Columbus, Ohio’s Twenty One Pilots made their triumphant return to Toronto last week on their Bandito Tour in support of the 2018 album Trench, the follow-up to 4x Platinum 2015 album Blurryface. Prior to the highly anticipated sold out show at Scotiabank Arena, Warner Music Canada surprised the band with Gold plaques for Trench and its singles “Chlorine,” “Jumpsuit,” and “My Blood.”
During his 2019 Outrunning Karma North American tour, American singer-songwriter Alec Benjamin stopped in Toronto over the weekend for a show at The Mod Club. Prior to his set, Warner Music Canada presented Benjamin with his first Platinum award plaque for his hit “Let Me Down Slowly,” which was first certified Gold in Canada in December of 2018.
This year’s march will follow the same route as last year’s event, beginning at 11:30am at the Music Therapy Centre at 1175 Bloor St. W. At noon, participants will begin their march eastward on Bloor to Lee’s Palace (529 Bloor St. W) for some amazing entertainment, refreshments, and awesome raffle prizes.
This year’s fundraising goal is $40,000, and you can help contribute by purchasing a ticket to the after-party or creating a fundraising page. In addition to the Music March, music therapy supporters can still purchase the CMTTF’s hats designed in collaboration with CDN. All proceeds from the sale of the hats will be donated to the CMTTF.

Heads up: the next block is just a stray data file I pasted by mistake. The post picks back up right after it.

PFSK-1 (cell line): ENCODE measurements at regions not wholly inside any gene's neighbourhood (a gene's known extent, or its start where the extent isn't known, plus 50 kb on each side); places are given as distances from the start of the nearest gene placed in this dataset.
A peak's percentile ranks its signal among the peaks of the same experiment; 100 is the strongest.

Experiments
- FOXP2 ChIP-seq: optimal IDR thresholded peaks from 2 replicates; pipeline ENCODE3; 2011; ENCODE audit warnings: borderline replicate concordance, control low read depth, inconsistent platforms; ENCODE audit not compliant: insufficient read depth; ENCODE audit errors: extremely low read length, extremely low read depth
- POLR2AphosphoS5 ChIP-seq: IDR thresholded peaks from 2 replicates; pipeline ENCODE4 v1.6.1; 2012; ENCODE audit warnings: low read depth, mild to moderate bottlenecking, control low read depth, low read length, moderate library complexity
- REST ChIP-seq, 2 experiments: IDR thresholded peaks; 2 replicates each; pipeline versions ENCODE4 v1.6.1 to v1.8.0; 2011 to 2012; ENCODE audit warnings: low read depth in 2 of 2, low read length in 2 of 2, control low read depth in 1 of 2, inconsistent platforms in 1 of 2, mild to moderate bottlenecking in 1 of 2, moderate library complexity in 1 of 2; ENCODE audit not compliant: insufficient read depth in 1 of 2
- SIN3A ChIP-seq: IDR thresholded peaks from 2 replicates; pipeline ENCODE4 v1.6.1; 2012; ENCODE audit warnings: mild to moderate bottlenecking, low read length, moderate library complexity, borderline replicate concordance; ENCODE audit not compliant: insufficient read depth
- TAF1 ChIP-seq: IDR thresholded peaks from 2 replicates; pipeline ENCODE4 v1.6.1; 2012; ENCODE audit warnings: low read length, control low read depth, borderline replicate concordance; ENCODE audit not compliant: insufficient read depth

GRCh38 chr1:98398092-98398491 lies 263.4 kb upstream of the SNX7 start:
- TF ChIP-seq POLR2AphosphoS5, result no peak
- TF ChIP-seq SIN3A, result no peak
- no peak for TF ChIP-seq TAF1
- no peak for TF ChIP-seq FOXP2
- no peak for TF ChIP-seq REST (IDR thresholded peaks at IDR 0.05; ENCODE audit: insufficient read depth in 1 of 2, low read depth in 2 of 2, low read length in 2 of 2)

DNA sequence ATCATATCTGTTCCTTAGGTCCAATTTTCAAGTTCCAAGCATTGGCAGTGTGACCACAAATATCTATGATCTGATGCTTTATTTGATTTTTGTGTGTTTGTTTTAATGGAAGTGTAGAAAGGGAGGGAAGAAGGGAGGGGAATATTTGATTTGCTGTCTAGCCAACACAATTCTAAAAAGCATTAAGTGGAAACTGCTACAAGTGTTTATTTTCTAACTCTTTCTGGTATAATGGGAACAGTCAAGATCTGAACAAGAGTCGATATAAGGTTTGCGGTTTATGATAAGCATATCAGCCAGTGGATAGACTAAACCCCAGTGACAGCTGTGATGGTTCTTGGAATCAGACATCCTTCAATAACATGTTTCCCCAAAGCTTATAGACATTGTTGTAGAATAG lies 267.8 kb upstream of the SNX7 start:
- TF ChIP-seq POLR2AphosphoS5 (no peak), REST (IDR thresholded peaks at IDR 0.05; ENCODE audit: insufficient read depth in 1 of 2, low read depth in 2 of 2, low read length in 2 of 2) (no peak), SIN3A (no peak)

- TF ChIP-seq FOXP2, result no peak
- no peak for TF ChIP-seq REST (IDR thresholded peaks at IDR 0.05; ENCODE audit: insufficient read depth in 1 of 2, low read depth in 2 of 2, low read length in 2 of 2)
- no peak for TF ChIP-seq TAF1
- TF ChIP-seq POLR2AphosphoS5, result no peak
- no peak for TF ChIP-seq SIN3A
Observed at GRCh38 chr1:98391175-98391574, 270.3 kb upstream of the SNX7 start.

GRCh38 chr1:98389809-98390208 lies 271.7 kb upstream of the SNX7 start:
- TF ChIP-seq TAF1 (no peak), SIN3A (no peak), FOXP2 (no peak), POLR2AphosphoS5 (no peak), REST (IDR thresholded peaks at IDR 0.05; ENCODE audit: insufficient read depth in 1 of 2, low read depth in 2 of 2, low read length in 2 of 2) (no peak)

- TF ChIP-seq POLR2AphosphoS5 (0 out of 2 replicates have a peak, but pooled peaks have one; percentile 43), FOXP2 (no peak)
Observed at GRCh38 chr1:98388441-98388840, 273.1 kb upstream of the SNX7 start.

RSVP to the Music March for Music Therapy’s Facebook event to stay informed on the latest news and updates leading up to the exciting event. Watch highlights from last year’s march below.
On Sunday night, Danielle Bregoli – AKA Bhad Bhabie – packed Toronto’s Phoenix Concert Theatre for the second stop on her 2019 Canadian tour. Following her high energy set, the 15 year-old viral rapper was brought back on stage and surprised with two Canadian Gold Single Award plaques for her hits “Gucci Flip Flops” and “Hi Bich” in front of her adoring fanbase.
Following a sold out two-night run last week at the Danforth Music Hall in her hometown of Toronto, rising singer-songwriter Jessie Reyez was presented with a Double Platinum plaque by Universal Music Canada staff for her breakthrough hit “Figures.”
The 2018 JUNO Breakthrough Artist winner initially released the song in 2016, and included it on her debut EP Kiddo in 2017. During the 2018 JUNO Awards in Vancouver, Reyez was joined by Daniel Caesar to perform the song, with a studio version released following the broadcast.
On Saturday May 12th, Music Canada held its third annual international Music Cities summit The Mastering of a Music City during Canadian Music Week. City professionals, policy-makers, industry executives, and music community members all gathered to discuss topics related to the value of music, its economic impact, and its relationship to innovative city planning and creative entrepreneurship.Click hereto view more recaps from the summit.